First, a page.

BOJ maintains ultra-low rates, warns against sharp declines in yen

TOKYO: The Bank of Japan maintained ultra-low interest rates on Friday and vowed to defend its cap on bond yields with unlimited buying, bucking a global wave of monetary tightening in a show of resolve to focus on supporting a tepid economic recovery, Reuters reported.

The yen fell as much as 1.9 per cent and bond yields fell after the decision, which was widely expected but disappointed some market players who speculated the BOJ could give into market forces and tweak its yield cap


However, in a nod to the hit that the yen's recent sharp declines may have on the economy, the Bank of Japan said it must "closely watch" the impact exchange-rate moves could have on the economy.

"Recent rapid falls in the yen heighten uncertainty on the outlook and make it difficult for companies to set business plans. It's therefore negative for the economy and undesirable," Bank of Japan Governor Haruhiko Kuroda told a news conference.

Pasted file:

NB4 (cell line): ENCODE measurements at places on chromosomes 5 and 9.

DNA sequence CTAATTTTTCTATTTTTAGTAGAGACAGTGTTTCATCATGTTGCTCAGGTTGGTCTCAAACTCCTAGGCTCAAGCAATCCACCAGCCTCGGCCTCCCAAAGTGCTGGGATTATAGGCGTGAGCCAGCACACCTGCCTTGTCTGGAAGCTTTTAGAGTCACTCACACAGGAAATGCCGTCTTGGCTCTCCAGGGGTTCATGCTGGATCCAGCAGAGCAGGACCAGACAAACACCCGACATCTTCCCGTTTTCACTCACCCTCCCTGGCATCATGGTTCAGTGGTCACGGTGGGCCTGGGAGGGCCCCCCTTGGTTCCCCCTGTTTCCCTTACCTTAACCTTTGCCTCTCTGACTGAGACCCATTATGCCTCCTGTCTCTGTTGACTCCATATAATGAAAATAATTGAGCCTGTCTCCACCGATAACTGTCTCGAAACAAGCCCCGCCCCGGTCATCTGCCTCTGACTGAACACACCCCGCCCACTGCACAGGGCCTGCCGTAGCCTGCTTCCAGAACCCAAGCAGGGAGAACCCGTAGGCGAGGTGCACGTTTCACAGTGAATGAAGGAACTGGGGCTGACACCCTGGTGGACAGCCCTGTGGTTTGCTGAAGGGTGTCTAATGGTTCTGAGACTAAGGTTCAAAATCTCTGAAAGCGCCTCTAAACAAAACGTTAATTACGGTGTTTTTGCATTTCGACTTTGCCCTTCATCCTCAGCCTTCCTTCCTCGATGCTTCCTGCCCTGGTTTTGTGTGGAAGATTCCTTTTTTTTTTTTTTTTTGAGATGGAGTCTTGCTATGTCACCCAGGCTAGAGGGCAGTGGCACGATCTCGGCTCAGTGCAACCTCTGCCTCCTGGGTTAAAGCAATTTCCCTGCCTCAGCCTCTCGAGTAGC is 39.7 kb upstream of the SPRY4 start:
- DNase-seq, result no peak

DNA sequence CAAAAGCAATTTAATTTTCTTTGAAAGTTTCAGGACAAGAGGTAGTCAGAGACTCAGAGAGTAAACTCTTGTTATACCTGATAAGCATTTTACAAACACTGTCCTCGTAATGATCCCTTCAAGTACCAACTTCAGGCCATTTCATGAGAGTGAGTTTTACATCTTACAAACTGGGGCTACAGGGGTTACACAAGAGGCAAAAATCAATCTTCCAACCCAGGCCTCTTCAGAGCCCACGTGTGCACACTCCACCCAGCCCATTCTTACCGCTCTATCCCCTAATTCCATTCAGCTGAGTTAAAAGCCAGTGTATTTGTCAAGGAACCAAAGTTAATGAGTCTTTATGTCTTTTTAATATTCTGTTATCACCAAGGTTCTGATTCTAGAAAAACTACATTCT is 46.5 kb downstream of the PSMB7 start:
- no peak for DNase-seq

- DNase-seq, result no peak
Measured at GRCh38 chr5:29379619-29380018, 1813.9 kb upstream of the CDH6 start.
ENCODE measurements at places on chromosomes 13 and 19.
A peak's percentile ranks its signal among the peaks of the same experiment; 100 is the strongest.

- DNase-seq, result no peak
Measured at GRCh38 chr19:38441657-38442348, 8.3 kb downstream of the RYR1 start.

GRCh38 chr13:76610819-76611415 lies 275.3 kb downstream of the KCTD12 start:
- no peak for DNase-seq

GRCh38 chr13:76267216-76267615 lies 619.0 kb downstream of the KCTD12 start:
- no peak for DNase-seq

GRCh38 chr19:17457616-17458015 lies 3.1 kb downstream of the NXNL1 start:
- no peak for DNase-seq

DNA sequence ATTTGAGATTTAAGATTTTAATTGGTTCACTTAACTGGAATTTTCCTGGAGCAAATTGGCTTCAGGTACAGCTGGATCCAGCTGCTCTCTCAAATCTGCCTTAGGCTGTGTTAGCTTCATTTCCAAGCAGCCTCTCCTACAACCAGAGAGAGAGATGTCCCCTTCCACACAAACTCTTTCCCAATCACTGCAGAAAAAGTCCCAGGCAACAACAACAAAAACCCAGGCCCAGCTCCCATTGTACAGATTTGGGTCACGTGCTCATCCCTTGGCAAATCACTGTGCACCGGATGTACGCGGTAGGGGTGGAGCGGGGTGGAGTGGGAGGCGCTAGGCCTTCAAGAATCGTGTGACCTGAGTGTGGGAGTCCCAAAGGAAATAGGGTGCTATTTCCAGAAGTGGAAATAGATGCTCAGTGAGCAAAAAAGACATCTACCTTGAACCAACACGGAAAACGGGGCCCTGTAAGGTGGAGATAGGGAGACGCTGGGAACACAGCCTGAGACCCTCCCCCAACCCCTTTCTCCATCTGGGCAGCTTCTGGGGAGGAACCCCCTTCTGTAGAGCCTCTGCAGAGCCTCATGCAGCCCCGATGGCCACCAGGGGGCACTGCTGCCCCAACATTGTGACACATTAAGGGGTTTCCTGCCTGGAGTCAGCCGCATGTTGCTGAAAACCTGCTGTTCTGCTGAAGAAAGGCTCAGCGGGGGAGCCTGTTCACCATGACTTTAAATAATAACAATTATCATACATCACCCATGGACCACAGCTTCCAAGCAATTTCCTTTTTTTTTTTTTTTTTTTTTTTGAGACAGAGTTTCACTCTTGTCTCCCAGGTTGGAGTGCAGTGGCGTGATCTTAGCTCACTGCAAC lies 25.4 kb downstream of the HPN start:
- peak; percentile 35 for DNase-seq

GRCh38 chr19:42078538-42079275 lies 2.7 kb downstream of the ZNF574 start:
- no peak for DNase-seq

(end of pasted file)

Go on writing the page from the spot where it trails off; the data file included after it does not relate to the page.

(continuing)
At the two-day policy meeting that ended on Friday, the BOJ maintained its -0.1 per cent target for short-term rates and its pledge to guide the 10-year yield around 0 per cent by an 8-1 vote.

The central bank also stuck to its guidance to keep rates at "present or low" levels, and ramped up a programme to buy an unlimited sum of 10-year government bonds at 0.25 per cent.

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